This confirmation, though perhaps inevitable, is deeply troubling, because Sessions is a terrible choice for attorney general, solidly in the running to claim the disreputable title of Trump’s worst and most anti-liberty major nominee to date.
I won’t here rehash Sessions’ many political shortcomings, which Rare Politics Editor Jack Hunter has ably detailed already. What is most worrisome to me at this juncture is Sessions’ longstanding support of civil asset forfeiture, the unconstitutional process by which law enforcement can confiscate your money and stuff without arresting or charging you with any crime. Sessions thinks that’s totally A-OK:
In an April 2015 Senate Judiciary Committee hearing, Sessions was one of the senators who spoke out against any type of forfeiture reform that increased the burden of proof on the government before they seized property. Sessions called it “unthinkable that we would make [the standard of proof] harder” and said that “[asset forfeiture] is perfectly appropriate as you try to deter illegal behavior.”
Sessions also dismissed the civil liberties concerns of forfeiture reformers. He said civil asset forfeiture was not “taking somebody’s liberty.”
Sessions even dismissed the idea that innocent Americans were being victimized by civil asset forfeiture, describing most people who have had their property seized by police as having “done nothing in their lives but sell dope.”
As story after story after story has revealed, that claim is flat wrong, and Sessions was either lying or inexcusably misinformed for a man in his position. Civil asset forfeiture is policing for profit, plain and simple, and it absolutely hurts innocent people. Even cops and Christian charities have been targeted by the government this way.
Sessions’ position here is a real problem because, as Jacob Sullum documents over at Reason this morning, President Trump clearly has no idea what civil asset forfeiture is, and his opinion on the subject is eminently malleable.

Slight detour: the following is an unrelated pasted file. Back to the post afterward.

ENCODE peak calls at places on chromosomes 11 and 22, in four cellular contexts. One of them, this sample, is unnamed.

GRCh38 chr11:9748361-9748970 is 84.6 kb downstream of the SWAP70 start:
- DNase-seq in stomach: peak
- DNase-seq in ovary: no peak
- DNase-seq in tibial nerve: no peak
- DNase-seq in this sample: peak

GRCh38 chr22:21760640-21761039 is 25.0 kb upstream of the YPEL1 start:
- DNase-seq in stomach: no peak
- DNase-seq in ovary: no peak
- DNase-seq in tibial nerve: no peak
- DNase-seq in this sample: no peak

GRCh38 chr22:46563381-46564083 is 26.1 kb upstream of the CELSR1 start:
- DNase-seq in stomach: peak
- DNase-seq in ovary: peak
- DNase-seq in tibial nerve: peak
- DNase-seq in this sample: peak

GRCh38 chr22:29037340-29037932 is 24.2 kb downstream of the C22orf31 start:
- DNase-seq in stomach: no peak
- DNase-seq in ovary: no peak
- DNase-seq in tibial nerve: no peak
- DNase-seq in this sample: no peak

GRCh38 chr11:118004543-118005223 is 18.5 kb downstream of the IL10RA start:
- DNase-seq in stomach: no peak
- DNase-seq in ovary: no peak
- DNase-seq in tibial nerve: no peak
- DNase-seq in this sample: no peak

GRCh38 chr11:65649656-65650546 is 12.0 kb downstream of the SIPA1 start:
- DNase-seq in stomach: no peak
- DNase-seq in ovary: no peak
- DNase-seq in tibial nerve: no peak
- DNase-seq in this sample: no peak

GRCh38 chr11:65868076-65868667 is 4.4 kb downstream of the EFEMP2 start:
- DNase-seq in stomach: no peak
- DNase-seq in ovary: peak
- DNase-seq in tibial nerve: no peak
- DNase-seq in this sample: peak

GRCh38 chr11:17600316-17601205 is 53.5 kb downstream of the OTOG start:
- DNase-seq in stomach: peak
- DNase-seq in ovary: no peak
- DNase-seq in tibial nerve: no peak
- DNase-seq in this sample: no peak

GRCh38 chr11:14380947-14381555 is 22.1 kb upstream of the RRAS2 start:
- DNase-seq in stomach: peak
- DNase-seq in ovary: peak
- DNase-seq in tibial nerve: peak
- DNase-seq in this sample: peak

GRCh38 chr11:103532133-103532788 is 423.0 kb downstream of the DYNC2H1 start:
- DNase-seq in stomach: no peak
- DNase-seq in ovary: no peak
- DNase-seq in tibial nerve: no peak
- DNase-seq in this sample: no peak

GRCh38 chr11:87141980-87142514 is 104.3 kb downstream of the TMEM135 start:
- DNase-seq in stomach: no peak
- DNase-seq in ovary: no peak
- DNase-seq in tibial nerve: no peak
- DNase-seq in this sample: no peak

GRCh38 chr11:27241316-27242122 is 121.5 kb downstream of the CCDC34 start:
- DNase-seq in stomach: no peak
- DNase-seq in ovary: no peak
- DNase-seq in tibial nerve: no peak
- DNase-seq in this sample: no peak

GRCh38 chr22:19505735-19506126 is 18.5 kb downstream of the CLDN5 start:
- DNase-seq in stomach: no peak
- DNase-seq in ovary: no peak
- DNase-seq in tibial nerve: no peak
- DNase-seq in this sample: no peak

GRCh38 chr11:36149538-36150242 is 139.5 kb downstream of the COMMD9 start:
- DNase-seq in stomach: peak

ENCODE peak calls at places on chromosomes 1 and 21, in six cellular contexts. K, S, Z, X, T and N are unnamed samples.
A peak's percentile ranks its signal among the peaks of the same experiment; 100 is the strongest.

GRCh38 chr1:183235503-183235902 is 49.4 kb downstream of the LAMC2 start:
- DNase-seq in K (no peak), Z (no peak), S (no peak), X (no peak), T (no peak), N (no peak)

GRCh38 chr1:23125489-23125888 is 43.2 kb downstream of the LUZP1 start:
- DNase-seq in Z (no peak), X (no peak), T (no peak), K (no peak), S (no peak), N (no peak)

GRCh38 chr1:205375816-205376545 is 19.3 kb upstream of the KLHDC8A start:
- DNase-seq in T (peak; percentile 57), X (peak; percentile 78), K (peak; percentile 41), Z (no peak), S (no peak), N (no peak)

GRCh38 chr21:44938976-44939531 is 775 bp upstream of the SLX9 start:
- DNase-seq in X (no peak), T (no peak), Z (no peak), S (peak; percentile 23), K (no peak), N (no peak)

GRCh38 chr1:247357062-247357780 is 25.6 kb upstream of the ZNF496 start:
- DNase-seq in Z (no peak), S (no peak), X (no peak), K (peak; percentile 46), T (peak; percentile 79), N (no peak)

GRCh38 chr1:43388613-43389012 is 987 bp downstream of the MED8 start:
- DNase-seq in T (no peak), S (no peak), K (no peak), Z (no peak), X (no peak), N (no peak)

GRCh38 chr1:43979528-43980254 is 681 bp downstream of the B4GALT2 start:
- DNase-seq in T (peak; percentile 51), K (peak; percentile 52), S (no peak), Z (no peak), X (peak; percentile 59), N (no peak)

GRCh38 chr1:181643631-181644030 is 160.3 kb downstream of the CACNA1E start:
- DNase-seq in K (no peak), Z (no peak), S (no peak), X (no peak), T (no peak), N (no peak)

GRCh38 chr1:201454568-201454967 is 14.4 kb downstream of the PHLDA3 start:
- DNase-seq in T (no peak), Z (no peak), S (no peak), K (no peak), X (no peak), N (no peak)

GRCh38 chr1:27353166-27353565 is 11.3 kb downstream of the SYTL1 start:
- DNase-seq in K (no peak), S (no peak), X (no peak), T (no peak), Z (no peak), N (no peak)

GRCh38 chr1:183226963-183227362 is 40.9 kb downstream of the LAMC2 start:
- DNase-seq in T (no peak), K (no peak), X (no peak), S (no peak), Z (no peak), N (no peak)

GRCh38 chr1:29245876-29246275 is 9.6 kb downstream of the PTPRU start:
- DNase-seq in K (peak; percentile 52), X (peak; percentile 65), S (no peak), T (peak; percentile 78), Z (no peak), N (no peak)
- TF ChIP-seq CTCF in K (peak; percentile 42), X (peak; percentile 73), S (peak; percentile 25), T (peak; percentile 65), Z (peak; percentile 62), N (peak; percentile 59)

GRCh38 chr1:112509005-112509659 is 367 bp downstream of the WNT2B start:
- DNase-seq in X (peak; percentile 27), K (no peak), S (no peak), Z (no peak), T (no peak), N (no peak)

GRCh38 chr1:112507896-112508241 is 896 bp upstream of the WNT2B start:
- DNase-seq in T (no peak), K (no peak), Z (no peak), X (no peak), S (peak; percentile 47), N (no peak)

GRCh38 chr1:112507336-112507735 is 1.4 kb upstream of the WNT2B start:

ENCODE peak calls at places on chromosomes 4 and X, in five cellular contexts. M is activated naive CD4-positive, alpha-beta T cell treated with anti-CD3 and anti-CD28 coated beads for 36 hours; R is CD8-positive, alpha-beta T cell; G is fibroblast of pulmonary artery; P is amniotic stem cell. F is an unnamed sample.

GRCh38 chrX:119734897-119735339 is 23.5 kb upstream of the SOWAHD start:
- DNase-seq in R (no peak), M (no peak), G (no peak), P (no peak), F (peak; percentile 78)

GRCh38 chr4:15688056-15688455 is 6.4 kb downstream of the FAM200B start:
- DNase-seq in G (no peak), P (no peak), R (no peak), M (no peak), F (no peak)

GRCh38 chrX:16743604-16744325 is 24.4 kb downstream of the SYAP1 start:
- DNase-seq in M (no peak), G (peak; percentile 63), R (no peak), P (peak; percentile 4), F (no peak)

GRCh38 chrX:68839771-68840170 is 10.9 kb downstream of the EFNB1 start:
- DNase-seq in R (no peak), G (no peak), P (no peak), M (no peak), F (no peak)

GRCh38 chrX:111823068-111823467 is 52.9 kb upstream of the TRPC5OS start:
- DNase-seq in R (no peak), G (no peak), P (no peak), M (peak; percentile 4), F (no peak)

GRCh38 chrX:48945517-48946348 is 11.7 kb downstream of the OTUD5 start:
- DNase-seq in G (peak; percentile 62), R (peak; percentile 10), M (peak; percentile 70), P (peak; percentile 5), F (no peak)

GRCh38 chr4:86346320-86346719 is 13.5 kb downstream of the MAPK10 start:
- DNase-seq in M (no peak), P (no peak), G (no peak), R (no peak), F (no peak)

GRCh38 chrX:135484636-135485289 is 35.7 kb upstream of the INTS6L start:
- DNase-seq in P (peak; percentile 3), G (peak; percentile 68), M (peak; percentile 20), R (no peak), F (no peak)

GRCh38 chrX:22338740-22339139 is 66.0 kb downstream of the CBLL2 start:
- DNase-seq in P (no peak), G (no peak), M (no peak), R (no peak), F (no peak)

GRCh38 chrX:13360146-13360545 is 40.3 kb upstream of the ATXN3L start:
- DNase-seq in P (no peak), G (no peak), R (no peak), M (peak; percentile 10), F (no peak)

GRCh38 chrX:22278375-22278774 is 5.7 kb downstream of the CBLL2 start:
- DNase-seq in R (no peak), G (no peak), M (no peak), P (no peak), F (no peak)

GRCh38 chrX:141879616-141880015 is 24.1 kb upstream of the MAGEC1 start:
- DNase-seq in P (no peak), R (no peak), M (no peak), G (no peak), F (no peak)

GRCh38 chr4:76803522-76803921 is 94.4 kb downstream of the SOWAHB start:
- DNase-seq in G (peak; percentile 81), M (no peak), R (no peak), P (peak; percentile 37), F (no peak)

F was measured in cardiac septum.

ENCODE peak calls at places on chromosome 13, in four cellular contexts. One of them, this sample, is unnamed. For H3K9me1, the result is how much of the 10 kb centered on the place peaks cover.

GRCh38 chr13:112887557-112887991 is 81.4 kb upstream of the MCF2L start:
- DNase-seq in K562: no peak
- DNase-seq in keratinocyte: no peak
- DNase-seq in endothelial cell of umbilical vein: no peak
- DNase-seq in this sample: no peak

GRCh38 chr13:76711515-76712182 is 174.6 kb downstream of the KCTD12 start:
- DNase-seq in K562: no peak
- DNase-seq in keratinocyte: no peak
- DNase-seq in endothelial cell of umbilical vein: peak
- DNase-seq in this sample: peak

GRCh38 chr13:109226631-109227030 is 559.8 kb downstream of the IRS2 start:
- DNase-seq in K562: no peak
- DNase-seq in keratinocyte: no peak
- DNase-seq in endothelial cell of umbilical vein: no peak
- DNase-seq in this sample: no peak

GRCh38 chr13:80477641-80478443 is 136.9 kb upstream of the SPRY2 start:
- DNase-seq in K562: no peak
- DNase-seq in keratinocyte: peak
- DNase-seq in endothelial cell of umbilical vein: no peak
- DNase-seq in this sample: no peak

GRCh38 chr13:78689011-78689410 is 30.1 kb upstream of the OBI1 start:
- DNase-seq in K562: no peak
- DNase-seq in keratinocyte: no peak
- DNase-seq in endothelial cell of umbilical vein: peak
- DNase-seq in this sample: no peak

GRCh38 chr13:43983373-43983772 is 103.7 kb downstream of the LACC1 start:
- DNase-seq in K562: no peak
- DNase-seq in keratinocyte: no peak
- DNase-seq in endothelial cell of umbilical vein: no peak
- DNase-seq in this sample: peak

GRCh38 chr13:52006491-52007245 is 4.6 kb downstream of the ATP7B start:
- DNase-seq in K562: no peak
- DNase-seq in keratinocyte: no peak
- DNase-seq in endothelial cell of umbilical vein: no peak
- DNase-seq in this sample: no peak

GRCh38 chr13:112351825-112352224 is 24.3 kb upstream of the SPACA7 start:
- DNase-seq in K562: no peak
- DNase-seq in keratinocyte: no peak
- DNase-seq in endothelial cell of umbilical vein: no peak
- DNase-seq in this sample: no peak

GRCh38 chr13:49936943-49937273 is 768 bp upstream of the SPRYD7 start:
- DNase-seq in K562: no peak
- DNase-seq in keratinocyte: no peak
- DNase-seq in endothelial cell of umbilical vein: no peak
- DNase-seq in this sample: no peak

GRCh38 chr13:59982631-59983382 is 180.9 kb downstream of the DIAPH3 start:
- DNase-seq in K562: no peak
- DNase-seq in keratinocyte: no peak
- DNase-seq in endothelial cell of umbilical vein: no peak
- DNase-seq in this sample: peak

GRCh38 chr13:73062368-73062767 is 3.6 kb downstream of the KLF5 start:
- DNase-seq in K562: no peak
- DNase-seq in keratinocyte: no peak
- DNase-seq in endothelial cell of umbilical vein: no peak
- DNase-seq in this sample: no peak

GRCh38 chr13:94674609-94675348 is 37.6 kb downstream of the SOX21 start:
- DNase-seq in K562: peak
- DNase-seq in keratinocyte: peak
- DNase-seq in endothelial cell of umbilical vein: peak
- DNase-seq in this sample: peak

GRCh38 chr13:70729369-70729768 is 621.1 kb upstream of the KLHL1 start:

Seriously, look at this excerpt from the official White House transcript of Trump apparently learning about civil asset forfeiture for the very first time and taking as gospel truth his conversation partners’ assurance that it’s a great thing which only affects bad people:
President Trump: So you’re saying—OK, so you’re saying the asset taking you used to do, and it had an impact, right? And you’re not allowed to do it now?
Sheriff John Aubrey: No, they have curtailed it a little bit. And I’m sure the folks are—
Trump: And that’s for legal reasons? Or just political reasons?
Aubrey: They make it political, and they make it—they make up stories. All you’ve got to do—
Trump: I’d like to look into that, OK? There’s no reason for that. Dana, do you think there’s any reason for that? Are you aware of this?
Acting Attorney General Dana Boente: I am aware of that, Mr. President. And we have gotten a great deal of criticism for the asset forfeiture, which, as the sheriff said, frequently was taking narcotics proceeds and other proceeds of crime. But there has been a lot of pressure on the department to curtail some of that.
Trump: So what do you do? So in other words, they have a huge stash of drugs. So in the old days, you take it. Now we’re criticized if we take it. So who gets it? What happens to it? Tell them to keep it?
Boente: Well, we have what is called equitable sharing, where we usually share it with the local police departments for whatever portion that they worked on the case. And it was a very successful program, very popular with the law enforcement community.
Trump: And now what happens?
Boente: Well, now we’ve just been given—there’s been a lot of pressure not to forfeit, in some cases.
Trump: Who would want that pressure, other than, like, bad people, right? But who would want that pressure? You would think they’d want this stuff taken away.
The italics are Sullum’s addition, and he hits all the right points. Trump in this exchange has been taught that civil asset forfeiture is when nice police officers take away scary drugs from bad people and only those same bad people would want to curtail it. (Talk about alternative facts!)
Attorney General Sessions will happily confirm that false lesson, and with his new authority over the Department of Justice, ensure that any federal reforms in this area stall as long as Trump is in office.
I’ve argued at The Week that the Trump administration can’t stop criminal justice reform because it’s mostly a state- and local-level project, and I stand by that thesis. Still, the Sessions confirmation is a long step in the wrong direction.
A word to the wise: Maybe don’t carry large amounts of cash on you for the next few years. If you encounter the wrong cop, he might just decide to relieve you of it, and he’ll have the Department of Justice’s enthusiastic support.